Dartmouth baseball looks to rebound after pitching woes in 2019
The Big Green hit .263 as a team last year, but its pitchers combined for a 7.04 ERA.
If the uncharacteristic warmth this past weekend was not enough of a reminder that spring is almost here, perhaps the return of baseball season will be.
Though the 50-degree days made for some surprisingly good baseball weather in Hanover, the Big Green (2-2) opened up its season with a four-game slate at the Snowbird Classic in much-warmer Port Charlotte, FL.
The team is gearing up for what should be a rebound season in 2020. Last year, Dartmouth finished the year 15-26, including an 8-13 record in Ivy League play, the school’s first sub-.500 Ivy season since 2007. After that 2007 season, the team quickly put its subpar finish in the rearview, as the Big Green made eight consecutive Ivy League championship series appearances, a stretch that included a pair of NCAA Tournament appearances in 2009 and 2010.
“Every year is different,” said head coach Bob Whalen. “You never start or begin where you left off. When you get to the next year, you’re 0-0 like everybody else. And you have to build the foundation of the house all over again. I liked my team last year — a lot of good kids, a lot of good players. We had some things happen that are really out of your control. This is a new year.”
In 2019, it was the pitching that kept the Big Green fighting from behind. Though the Ivy League does have a higher run-scoring environment than most leagues, Dartmouth’s 7.04 team ERA put the team last in the conference. Moreover, the Big Green had the second-lowest strikeout rate at 13.4 percent and the second-lowest strikeout-minus-walk rate at 4.8 percent. A lack of dominant pitching led to some wacky conference games, none weirder than a 21-inning, 21-15 loss versus the University of Pennsylvania, the longest game in Ivy League history and tied for the eighth-longest in the history of Division I baseball.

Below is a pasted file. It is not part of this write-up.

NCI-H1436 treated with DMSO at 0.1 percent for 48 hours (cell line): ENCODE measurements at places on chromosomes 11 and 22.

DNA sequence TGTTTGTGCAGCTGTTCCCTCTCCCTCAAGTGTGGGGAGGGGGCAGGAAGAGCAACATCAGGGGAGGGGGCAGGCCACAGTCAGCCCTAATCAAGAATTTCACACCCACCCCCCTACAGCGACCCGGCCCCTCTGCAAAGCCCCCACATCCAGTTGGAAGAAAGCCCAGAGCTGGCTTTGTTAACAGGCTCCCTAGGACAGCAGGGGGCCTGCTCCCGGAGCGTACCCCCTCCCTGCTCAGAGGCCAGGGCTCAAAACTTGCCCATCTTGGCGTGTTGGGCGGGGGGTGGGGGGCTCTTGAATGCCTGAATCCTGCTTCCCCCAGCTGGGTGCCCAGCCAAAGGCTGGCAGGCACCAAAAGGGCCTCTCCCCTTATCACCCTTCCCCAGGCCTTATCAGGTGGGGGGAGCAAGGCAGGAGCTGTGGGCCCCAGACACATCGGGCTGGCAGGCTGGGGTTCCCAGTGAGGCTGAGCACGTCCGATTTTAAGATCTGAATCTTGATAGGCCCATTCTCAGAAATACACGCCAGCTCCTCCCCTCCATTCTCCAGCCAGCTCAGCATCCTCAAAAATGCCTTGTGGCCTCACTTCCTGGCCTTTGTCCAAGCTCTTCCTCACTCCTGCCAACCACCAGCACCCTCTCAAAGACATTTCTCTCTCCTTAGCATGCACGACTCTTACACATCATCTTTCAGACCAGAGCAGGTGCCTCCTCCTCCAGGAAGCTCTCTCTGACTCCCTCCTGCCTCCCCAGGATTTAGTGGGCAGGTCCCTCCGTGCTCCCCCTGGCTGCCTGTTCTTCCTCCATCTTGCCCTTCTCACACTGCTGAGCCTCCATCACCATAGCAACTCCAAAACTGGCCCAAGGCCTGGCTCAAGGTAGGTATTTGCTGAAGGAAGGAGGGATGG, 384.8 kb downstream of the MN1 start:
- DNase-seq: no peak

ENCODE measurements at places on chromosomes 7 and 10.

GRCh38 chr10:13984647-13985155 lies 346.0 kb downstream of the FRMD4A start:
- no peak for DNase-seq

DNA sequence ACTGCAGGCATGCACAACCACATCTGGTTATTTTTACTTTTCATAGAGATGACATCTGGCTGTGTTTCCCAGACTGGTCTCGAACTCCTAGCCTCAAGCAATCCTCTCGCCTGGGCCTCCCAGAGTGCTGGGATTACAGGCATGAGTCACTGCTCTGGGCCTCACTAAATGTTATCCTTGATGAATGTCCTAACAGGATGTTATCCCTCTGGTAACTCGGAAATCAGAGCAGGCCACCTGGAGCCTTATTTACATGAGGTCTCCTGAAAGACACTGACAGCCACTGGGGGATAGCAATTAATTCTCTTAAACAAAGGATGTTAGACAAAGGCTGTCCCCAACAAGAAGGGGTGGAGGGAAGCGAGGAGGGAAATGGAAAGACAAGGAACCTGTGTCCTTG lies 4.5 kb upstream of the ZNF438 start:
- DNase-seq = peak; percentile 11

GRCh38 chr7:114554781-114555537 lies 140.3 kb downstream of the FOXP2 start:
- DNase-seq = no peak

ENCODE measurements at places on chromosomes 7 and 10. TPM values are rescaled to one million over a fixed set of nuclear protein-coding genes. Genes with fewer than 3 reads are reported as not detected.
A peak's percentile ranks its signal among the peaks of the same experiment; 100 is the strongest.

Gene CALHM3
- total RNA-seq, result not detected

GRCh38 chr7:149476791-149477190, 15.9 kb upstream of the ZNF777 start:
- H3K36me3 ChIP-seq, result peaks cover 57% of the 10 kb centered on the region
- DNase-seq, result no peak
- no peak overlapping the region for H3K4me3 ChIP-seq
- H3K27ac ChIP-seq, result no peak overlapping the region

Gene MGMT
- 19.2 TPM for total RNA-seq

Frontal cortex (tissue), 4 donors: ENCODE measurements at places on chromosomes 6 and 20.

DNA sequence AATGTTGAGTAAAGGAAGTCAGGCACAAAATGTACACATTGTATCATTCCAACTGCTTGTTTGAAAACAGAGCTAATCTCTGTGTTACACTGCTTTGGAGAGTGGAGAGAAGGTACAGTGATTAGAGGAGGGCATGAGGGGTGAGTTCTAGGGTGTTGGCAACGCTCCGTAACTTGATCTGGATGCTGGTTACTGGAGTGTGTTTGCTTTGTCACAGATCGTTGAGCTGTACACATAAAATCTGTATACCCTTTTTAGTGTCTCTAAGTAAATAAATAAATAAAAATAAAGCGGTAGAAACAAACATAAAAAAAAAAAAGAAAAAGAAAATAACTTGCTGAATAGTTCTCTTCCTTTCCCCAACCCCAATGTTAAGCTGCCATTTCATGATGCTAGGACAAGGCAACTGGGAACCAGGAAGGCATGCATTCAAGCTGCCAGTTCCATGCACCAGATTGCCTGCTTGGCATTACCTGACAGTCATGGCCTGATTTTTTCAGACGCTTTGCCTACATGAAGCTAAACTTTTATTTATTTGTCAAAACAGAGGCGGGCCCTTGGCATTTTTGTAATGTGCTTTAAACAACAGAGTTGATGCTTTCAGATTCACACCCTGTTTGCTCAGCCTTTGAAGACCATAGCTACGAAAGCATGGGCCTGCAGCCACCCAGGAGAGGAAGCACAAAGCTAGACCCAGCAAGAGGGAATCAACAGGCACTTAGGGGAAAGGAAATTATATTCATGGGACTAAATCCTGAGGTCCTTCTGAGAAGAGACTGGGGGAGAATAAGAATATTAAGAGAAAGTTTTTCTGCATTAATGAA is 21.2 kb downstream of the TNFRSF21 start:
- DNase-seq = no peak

Perhaps Dartmouth’s pitching woes were at least in part due to relative inexperience on its staff. Last year, two of the team’s most-utilized starting pitchers were freshmen, something that had not happened since 2009, when rookies Kyle Hendricks ’12 and Cole Sulser ’12 — both of whom pitched in Major League Baseball last season — made 11 and six starts, respectively. Both regular starters, Justin Murray ’22 and Nathan Skinner ’22, have already returned to the bump in 2020.
“It didn’t go great last year, but I think that experience really helps us, knowing how to pitch in the Ivy League,” Murray said. “We can only go up from here. Getting thrown into the fire as freshmen may be tough for one season, but that’s how you grow.”
Murray turned in the finest performance of his college career on Sunday against the University of Omaha: seven innings, three hits, no runs, two walks and six strikeouts. As a result of this performance, he was named the Ivy League Pitcher of the Week.
“You always are excited to be recognized for what you’ve done,” Murray said. “My biggest thing is — it’s cool to get it now, but you want to get it in the Ivy weekends when it really means something. It’s definitely a great place to start, but you don’t want it to be your last.”
In its contribution to the high-scoring environment of the Ivy League, the Big Green lineup ranked in the middle-of-the-pack in most important offensive categories last year. As a team, Dartmouth hit .263/.354/.396 last year, with its .750 on-base plus slugging percentage (OPS) ranking fourth in the conference. The offense was buoyed by raw power; the team’s isolated power (ISO) was .133, ranking third.